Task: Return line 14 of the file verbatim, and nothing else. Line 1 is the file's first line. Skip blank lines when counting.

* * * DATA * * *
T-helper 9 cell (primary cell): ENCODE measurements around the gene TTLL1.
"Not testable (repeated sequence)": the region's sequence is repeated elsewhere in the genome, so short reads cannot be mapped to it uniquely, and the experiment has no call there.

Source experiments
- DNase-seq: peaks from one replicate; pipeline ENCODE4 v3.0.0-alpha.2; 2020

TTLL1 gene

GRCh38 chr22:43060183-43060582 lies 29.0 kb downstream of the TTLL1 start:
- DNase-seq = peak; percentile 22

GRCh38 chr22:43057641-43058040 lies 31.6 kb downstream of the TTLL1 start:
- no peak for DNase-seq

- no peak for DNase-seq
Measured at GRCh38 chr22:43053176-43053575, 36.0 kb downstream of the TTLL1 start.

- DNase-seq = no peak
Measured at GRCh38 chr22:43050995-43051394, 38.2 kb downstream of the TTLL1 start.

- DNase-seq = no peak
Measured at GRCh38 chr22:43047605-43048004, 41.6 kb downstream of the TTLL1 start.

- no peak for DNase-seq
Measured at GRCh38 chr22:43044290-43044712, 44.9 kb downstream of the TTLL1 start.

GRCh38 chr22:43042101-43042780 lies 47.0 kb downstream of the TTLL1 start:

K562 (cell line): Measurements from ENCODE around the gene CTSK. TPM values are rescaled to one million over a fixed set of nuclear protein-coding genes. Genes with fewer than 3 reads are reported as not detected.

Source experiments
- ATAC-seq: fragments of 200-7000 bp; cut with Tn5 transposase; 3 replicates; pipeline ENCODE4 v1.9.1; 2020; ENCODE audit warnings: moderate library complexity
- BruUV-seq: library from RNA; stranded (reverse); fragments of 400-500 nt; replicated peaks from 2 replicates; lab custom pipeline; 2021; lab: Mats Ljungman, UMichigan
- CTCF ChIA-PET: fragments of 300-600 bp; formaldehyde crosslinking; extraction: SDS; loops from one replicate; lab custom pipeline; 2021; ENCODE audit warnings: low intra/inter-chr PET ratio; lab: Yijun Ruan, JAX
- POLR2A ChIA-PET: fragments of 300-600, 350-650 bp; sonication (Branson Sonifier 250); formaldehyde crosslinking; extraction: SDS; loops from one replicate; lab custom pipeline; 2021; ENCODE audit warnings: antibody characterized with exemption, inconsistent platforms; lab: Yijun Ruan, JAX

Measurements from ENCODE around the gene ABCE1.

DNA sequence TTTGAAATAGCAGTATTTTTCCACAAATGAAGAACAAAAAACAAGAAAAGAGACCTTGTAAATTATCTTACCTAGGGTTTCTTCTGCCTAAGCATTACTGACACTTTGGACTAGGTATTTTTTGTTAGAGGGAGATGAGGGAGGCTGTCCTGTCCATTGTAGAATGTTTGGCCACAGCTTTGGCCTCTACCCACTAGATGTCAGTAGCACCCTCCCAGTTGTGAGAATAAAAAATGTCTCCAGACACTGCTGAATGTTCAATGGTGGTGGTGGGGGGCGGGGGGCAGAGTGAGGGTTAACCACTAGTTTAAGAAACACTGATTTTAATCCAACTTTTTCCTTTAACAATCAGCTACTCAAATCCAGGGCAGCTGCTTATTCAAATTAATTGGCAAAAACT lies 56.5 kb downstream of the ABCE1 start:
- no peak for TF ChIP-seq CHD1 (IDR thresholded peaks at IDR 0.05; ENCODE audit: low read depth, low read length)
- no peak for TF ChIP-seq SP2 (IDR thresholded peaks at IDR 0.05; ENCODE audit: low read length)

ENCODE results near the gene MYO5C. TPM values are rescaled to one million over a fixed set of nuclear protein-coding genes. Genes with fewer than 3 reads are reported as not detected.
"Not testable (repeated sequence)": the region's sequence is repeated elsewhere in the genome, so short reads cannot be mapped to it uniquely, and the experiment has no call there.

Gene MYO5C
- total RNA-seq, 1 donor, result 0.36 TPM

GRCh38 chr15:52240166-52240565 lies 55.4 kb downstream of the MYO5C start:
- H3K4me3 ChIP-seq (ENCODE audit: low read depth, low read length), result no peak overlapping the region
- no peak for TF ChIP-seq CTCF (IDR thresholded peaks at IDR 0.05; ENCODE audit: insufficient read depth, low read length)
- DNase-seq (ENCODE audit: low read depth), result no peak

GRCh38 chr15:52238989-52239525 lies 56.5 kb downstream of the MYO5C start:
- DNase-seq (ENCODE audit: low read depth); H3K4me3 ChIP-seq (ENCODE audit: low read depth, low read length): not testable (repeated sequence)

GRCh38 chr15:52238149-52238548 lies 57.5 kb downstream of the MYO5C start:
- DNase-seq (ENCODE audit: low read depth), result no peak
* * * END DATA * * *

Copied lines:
- DNase-seq = no peak